Bridget and I woke up around 7:30 this morning, with our bodies still a bit confused as to what time zone we were in. After showering and dressing, the first order of the day was to find breakfast---which ended up being from a convenience store down the street. No, it wasn't accessible, which reminds me, here is the front of our hotel, the Dormy in Seoul:
The Dormy is more of a business residence hotel, so we've ended up with things like a washing machine and a kitchenette. It is in the Gangnam area of Seoul. Here is a picture of the view from one of the upper floors of the Dormy, looking down on the city below:
As you can see, the buildings are really crammed close together. Seoul is definitely a city of apartment buildings, a sign of the fact that in South Korea, there is limited space for living due to mountains and a large population for the area. You can see mountains in the far background of the picture.
As proof that I really am here, here is a photo Bridget took of me outside the hotel:
There is a bus in the background. I was eyeballing the buses to check for lifts, but it turns out that in Seoul, a) the vast majority of buses don't have lifts, plus they don't come that often and b) the subway system is by far the preferred means of travel, and it is accessible as well---but activists had to take significant action to make that happen. Some of the activists in the US will have seen the 2002 footage of South Korean disability rights activists tying themselves to the train tracks to fight for access. Looks like that got the attention of the authorities...American readers, imagine tying yourselves to the tracks of the Chicago El or the New York subway. Gutsy move, eh?
Today's main activity was visiting Women with Disabilities Empathy, which was set up in 1998. It has five main divisions: the Human Rights Center, the Sexual Violence Center for Women with Disabilities, the Soom Independent Living Center for Women with Disabilities, the Dancing Waist Drama and Performance Group and the Dancing Bakery (which is a bakery where women with and without disabilities work to create organic products, several of which are currently stuffing my backpack).
Here is a group photo of staff and supporters at WDE, along with Bridget, Sunghee, Kyunghee and I (more about Sunghee and Kyunghee below):
At 11, Bridget and I met up with the director of WDE's Sexual Violence Center, Bogjoo Bae, along with ally and translator (and filmmaking teacher!) Sunghee Hong and Korean Sign Language/ASL interpreter Kyunghee Ko. Bogjoo and Sunghee have been responsible for coordinating my women with disabilities-related business in Seoul, for which I am very grateful. After reviewing the schedule for the next several days, we discussed some of the basics of women with disabilities activism in South Korea.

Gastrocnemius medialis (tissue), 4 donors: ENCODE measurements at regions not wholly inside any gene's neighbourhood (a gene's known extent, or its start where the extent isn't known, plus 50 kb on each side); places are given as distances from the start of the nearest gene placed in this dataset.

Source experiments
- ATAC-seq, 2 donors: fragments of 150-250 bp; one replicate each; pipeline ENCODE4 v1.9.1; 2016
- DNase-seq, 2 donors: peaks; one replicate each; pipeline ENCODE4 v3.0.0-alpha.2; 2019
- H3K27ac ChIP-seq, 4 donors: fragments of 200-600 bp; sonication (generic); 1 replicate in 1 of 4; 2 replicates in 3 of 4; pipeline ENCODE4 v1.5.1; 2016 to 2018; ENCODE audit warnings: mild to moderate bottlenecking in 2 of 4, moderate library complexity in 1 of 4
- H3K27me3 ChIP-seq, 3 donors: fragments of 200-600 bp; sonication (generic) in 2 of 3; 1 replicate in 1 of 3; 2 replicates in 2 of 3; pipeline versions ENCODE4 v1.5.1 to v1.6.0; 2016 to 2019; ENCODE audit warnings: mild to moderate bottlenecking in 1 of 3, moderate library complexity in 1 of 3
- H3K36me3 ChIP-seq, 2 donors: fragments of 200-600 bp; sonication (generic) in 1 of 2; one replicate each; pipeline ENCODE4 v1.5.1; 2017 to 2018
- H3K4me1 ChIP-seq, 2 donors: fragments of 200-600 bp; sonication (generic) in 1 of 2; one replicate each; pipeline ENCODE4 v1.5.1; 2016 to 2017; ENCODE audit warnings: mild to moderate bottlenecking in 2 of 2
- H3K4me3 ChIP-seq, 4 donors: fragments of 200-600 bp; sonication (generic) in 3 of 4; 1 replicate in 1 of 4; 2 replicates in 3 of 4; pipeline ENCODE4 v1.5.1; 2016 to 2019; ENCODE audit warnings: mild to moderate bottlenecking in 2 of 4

Bogjoo, who is in the white shirt and seated crosslegged on the floor in the photo above, explained that in South Korea, the current picture of women's disability rights organizations first grew out of individual activism. There are about six major women's disability rights groups. Three are Seoul-only: Women with Disabilities Empathy, Women with Disabilities Arts and Culture Network and the Disabled Women's Network. Three cover all of South Korea: Korean Deaf Women's Association, Blind Women's Association and Fabulous Women of Tomorrow.
A notable point regarding several of these organizations is that they unite with groups representing other oppressed people and fight not only for the rights of people with disabilities, but for the rights of, for example, trans people and LGBTQ people. WDE and about nine other groups work together in a coalition called Anti-Discrimination Action (Bogjoo notes that this coalition is led by younger women activists).
One of the goals of the coalition for the last 6 years has been to legislate the social discrimination of people with disabilities. The government has an agenda for social discrimination legislation, but it has not been inclusive of groups such as those with psychiatric disabilities, those who are LGBTQ and so on. The coalition finally succeeded in passing a bill to cover these points and it has been effective as of April. WDE is working on a brochure to educate the public about this new law.
I asked about whether South Korea has laws that include disability as a class protected from hate crimes. Answer-not at this time. However, it is illegal to portray people with disabilities negatively in advertising.